1. d 2. e 3. h 4. f 5. g 6. a 7. c 8. b
conducive. Tending to promote, encourage, or assist; helpful.
例句：She found the atmosphere in the quiet cafe conducive to study and even to creative thinking.
Something conducive "leads to" a desirable result. A cozy(舒适的) living room may be conducive to relaxed conversation, just as a boardroom may be conducive to more intense discussions. Particular tax policies are often conducive to savings and investment, whereas others are conducive to consumer spending. 注意conducive后面接to.
deduction. (1) Subtraction.(减法，去除) (2) The reaching of conclusion(结论) by reasoning(推理).
例句：Foretelling the future by deduction based on a political or economic theory has proved to be extremely difficult.
To deduct is simply to subtract. A tax deduction is a subtraction from your taxable income allowed by the government for certain expenses, which will result in your paying lower taxes. Your insurance deductible is the amount of a medical bill that the insurance company makes you subtract before t starts to pay--in other words, the amount that will come out of your own pocket. But deduction also means "reasoning", and particularly reasoning based on general principles to produce specific findings. Mathematical reasoning is almost always deduction, for instance, since it is based on general rules. But when Dr. Watson exclaims "Brilliant deduction, my dear Holmes!" he simply means "brilliant reasoning", since Sherlock Holmes's solutions are based on specific details he has noticed rather than on general principles.
induce. (1) Persuade(说服), influence. (2) Bring about.
例句：To induce him to make the call we had to promise we wouldn't do it again.
Inducing is usually gentle persuasion; you may, for instance, induce a friend to go to a concert, or induce a child to stop crying. An inducement is something that might lure(引诱，哄骗) you to do something, though inducements are occasionally a bit menacing(威胁的), like the Godfather‘s offer that you can't refuse. Induce also sometimes means "produce"; thus, doctors must at times induce labor in a pregnant woman. 注意induct(使正式就职)和induction 与 induce和inducement的不同，虽然它们都有相同的词根。
seduction. (1) Temptation to sin, especially temptation to sexual intercourse. (2) Attraction or charm.
例句：The company began its campaign of seduction of the smaller firm by inviting its top management to a series of weekends at expensive resorts.
Seduction, with its prefix se-, "aside", means basically "lead aside or astray(被引入歧途)." In Hawthorne's novel The Scarlet Letter, Hester Prynne is forced to wear a large scarlet A, for "adulteress", after it is revealed that she's been seduced by the Reverend Dimmesdale. Seduction also takes less physical forms. Advertisements constantly try to seduce us (often using sex as a temptation) into buying products we hadn't even known existed.
SEQU. 源自拉丁动词sequi, 意为"to follow". A sequel(续篇) follows the original novel, film, or television show.
sequential. (1) Arranged in order or in a series. (2) Following in a series.
例句：In writing the history of the revolution, his challenge was to put all the events of those fateful days in proper sequential order.
Things in sequence, or regular order, are arranged sequentially. Most novels and films move sequentially, but some use techniques such as flashbacks that interrupt the movement forward in time. Sequential courses in college must follow each other in the proper order, just like sequential tasks or steps.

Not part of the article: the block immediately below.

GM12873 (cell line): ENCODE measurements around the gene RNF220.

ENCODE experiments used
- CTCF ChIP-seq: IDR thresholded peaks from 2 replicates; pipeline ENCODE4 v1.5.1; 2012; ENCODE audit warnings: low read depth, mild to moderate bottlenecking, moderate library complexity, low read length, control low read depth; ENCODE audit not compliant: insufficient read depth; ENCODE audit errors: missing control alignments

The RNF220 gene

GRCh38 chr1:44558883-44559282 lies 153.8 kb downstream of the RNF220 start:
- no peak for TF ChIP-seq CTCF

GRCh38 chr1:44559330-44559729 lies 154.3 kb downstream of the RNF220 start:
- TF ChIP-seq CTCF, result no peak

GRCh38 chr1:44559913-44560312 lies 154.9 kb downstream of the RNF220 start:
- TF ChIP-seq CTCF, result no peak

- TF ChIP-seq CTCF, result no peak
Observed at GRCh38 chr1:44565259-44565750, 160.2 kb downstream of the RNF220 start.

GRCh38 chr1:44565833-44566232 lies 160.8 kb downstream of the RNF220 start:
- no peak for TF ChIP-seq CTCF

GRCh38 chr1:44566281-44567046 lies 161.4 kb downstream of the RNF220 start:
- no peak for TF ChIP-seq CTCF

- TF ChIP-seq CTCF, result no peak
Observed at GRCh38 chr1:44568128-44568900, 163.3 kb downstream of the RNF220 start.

subsequent. Following in time, order, or place; later
例句：Through all her subsequent love affairs, she never stopped thinking about the man who got away.
The prefix sub- normally means "below", and the sub- in subsequent seems to imply that everything after the first is somehow inferior. As the definition states, subsequent can refer to time ("All our subsequent attempts to contact her failed"), order("The subsequent villages on the list looked even worse"), or place("The subsequent villages on the river heading east become steadily more primitive"). But subsequently, as in "I subsequently learned the real story," simply means "later".
consequential. (1) Resulting. (2) Important.
例句：None of our discussions thus far has been very consequential; next week's meeting will be the important one.
Something consequential follows or comes along with something else. The "resulting" meaning of consequential is usually seen in legal writing. For example, "consequential losses" are losses that supposedly resulted from some improper behavior, about which the lawyer's client is suing. But normally consequential means "significant" or "important", and it's especially used for events that will produce large consequences, or results.
non sequitur.(不合理的推论) A statement that does not follow logically from anything previously said.
例句：Rattled by the question, his mind went blank, and he blurted out a non sequitur that fetched a few laughs from members of the audience.
Non sequitur是拉丁语句，意为"It does not follow"—也就是不合理的推论。It was Aristotle who identified he non sequitur as one of the basic fallacies of logic--that is, one of the ways in which a person's reasoning may go wrong. For Aristotle, the non sequitur is usually a conclusion that doesn't actually result from the reasoning and evidence presented. Sometime when you're listening to politicians answering questions, see how many non sequiturs you can spot.
Match the definition on the left to the correct word on the right:
1. out-of-place statement a. deduction
2. persuade b. non sequitur
3. temptation c. induce
4. subtraction d. subsequent
5. helpful e. seduction
6. ordered f. consequential
7. following g. conducive
8. significant h. sequential